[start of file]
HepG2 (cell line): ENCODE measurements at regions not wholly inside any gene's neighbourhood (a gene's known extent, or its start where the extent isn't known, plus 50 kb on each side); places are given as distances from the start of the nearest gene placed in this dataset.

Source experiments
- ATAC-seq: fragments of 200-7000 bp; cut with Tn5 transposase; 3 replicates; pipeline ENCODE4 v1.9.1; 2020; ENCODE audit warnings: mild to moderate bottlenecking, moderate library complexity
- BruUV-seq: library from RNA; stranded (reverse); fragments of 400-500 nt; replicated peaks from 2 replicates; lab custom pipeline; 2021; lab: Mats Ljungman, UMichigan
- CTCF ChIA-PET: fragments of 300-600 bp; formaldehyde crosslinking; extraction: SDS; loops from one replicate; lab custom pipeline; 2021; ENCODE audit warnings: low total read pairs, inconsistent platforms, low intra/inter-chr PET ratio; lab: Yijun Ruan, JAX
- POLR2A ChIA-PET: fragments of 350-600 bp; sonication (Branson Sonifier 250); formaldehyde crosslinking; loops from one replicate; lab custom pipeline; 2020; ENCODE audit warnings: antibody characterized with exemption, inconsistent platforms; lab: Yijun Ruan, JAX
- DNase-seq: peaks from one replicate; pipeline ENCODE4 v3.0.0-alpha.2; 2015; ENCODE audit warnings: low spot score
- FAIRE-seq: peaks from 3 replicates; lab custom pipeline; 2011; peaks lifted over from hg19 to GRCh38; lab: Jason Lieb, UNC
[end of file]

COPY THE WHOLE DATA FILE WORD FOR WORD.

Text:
HepG2 (cell line): ENCODE measurements at regions not wholly inside any gene's neighbourhood (a gene's known extent, or its start where the extent isn't known, plus 50 kb on each side); places are given as distances from the start of the nearest gene placed in this dataset.

Source experiments
- ATAC-seq: fragments of 200-7000 bp; cut with Tn5 transposase; 3 replicates; pipeline ENCODE4 v1.9.1; 2020; ENCODE audit warnings: mild to moderate bottlenecking, moderate library complexity
- BruUV-seq: library from RNA; stranded (reverse); fragments of 400-500 nt; replicated peaks from 2 replicates; lab custom pipeline; 2021; lab: Mats Ljungman, UMichigan
- CTCF ChIA-PET: fragments of 300-600 bp; formaldehyde crosslinking; extraction: SDS; loops from one replicate; lab custom pipeline; 2021; ENCODE audit warnings: low total read pairs, inconsistent platforms, low intra/inter-chr PET ratio; lab: Yijun Ruan, JAX
- POLR2A ChIA-PET: fragments of 350-600 bp; sonication (Branson Sonifier 250); formaldehyde crosslinking; loops from one replicate; lab custom pipeline; 2020; ENCODE audit warnings: antibody characterized with exemption, inconsistent platforms; lab: Yijun Ruan, JAX
- DNase-seq: peaks from one replicate; pipeline ENCODE4 v3.0.0-alpha.2; 2015; ENCODE audit warnings: low spot score
- FAIRE-seq: peaks from 3 replicates; lab custom pipeline; 2011; peaks lifted over from hg19 to GRCh38; lab: Jason Lieb, UNC